Doping Up (Cannabis-Style) in Athletes

Written by BlackbirdGo December 4, 2018
The People

There was a time when the terms “cannabis” and “athlete” came together, they were usually accompanied by flashbacks of 23-time Olympic gold medalist Michael Phelps taking a bong rip covering just about every celebrity gossip magazine cover. That was 2009, and that was a much different time—a time where any use of the plant was considered dirty and scandalous. Smoking weed was immediately associated with young, dazed kids laughing uncontrollably through a veil of smoke while skipping class.

But, oh, how times have changed.

Hard, factual science is constantly proving that the plant has amazing healing effects on the human body. As of 2018, ten states (plus Washington D.C.) have legalized the recreational use of cannabis, and thirty-three states (plus D.C.) have legalized its medical use. Baby boomers are reaching for these natural treatments to solve their aches, and young adults are easing the stress from an increasingly anxiety-driven world. And now, cannabis has become so un-taboo that athletes on all levels are incorporating it into their lifestyles.

Since our naivety of 2009, professional athletes and active adults have spoken out in favor of the integration of cannabis in an active lifestyle. Multiple NFL players, NBA stars, and decorated Olympic athletes have been repeatedly suspended for continuously testing positive for cannabinoids (even now, it’s still banned by the World Anti-Doping Agency). Some claim it contributes to their amazing performance in the game, while others use it for the medicinal effects it has on their physical ailments earned in action and as a way to avoid the epidemic of opioid abuse.

Former NFL tight end Nate Jackson is just one of the many vocal athletes who has spoken out against the ban of cannabis throughout professional sports. His op-ed for the New York Times calls for a complete overturn of the NFL’s policy, citing the medicinal properties cannabis has on the players’ inevitable and multiple injuries they painfully collect each season. Al Harrington, who played in the NBA for 16 seasons, openly talks about his marijuana use and now owns his own line of cannabis products.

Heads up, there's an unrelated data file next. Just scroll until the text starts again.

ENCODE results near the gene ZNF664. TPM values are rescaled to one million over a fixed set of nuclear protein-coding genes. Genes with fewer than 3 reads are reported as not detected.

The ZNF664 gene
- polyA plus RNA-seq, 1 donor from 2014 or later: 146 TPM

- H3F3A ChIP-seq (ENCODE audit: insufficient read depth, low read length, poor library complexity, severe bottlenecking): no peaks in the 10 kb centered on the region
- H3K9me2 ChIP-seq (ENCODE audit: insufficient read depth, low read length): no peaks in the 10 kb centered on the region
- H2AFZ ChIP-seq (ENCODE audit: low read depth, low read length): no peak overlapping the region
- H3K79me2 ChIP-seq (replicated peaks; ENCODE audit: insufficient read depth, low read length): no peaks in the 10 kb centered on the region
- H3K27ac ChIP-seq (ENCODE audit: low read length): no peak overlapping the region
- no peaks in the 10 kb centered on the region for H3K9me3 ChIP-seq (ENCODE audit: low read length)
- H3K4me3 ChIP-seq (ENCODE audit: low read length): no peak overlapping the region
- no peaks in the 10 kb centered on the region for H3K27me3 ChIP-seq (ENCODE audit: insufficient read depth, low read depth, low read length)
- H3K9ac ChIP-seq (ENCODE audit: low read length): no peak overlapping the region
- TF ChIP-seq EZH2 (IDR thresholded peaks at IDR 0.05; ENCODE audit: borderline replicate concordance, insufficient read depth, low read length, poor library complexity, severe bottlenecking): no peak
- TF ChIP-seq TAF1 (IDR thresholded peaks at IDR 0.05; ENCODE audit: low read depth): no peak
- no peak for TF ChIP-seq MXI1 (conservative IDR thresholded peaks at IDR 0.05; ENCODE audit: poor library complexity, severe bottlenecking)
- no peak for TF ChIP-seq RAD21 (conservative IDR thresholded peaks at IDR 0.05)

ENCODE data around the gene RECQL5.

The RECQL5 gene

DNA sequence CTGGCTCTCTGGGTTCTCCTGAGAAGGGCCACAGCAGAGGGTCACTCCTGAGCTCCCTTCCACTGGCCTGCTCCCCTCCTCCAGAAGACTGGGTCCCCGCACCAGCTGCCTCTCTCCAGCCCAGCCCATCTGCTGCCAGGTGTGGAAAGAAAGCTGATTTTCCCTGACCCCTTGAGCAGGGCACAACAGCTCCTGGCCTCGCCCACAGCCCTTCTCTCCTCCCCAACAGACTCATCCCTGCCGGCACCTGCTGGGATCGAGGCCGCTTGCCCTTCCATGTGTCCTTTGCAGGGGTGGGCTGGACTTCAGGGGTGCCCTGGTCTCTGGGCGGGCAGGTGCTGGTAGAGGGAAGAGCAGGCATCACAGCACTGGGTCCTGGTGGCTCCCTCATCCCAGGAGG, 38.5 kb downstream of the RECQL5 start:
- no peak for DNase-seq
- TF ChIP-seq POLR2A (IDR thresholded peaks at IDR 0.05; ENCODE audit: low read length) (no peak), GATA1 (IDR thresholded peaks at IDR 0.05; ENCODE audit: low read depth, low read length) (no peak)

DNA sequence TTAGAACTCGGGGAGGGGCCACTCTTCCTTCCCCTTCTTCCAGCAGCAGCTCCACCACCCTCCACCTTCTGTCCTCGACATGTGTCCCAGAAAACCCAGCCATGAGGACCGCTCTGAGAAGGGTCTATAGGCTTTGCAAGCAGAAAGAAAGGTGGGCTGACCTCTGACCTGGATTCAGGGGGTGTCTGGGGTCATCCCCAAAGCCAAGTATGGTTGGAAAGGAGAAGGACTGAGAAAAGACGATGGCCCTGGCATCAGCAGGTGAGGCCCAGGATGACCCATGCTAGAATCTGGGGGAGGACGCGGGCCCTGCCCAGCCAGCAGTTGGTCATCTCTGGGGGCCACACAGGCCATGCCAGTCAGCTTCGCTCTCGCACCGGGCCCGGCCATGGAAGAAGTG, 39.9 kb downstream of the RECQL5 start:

However, the plant isn’t just recognized by world-renowned athletes. Many who live active lifestyles and participate in sports on a non-professional level partake in it for all of the same reasons. “The old stoner stereotypes are pretty outdated,” said New York resident and ultramarathoner, Kira. “Smoking a little before my longer weekend runs puts me more into the zone. My thoughts and my goals are clearer. I’m only paying attention to my body and my form.” Though Kira skips the high during her workweek runs, she’s smoked before her long-distance weekend workouts for nearly a year now. “Weed takes a little edge off and actually makes it pretty fun. I know running thirty miles on a Saturday by choice doesn’t sound like fun to anyone, but, hey, a little of that could change their mind,” she laughs.

Just as with any health-related product, cannabis isn’t a one-size-fits-all kind of deal. What may work for your weightlifting partner might not be what helps you feel your best. Luckily, we live in a time where we have access to an ever-increasing array of goods to complement your training.

Going old-school and smoking the flower offers quick results in getting a decent high. Finding a good sativa strain allows you to immediately feel focused and energized to take on your workout, while a smooth indica can give you fast relief from soreness or even pain. However, if you do choose to smoke before your training, you risk getting lightheaded, so be cautious in the amount that you smoke and what workouts you choose to do, especially if you’re just starting out in your cannabis-infused training journey.

For those endurance athletes who find pleasure in those thirty-mile training runs (ahem, Kira) or a good triathlon, edibles might fit your lifestyle the best. Edible cannabis products tend to remain in your system longer and can sustain through longer stretches of work. Plus, you’re bound to get a comfortable body high that allows you to focus on how you really feel.

For an athlete, recovery is just as important as the training itself, no matter what kind of sport you participate in. CBD products have impressive anti-inflammatory properties and come in countless different forms, from nourishing lotions to detoxifying bath salts. THC-heavy products can also help turn your concentration away from the discomfort. It’s recommended to go easy on these, however, as it might intensify your paranoia and make you second-guess how your body is truly feeling.

While Phelps’ backlash came down nearly ten years ago, we still have a long way to go to normalize the integration of the plant into professional athletics. Aside from countless anecdotal experiences, there has still been very little research completed on the possible positive effects cannabis has on athletic performance and recovery. However limited it may be, world-class athletes are continuing to push for different regulation and changed perspectives on their use. It might take a lot more than a few strong, well-researched words, and only time will tell if these organizations will budge on their stances. Phelps’ bong hits seem trivial now, especially in comparison to the lives that will be positively affected once changes are made.

Disclaimer: Keep out of reach of children. For use only by adults 21 years of age and older.

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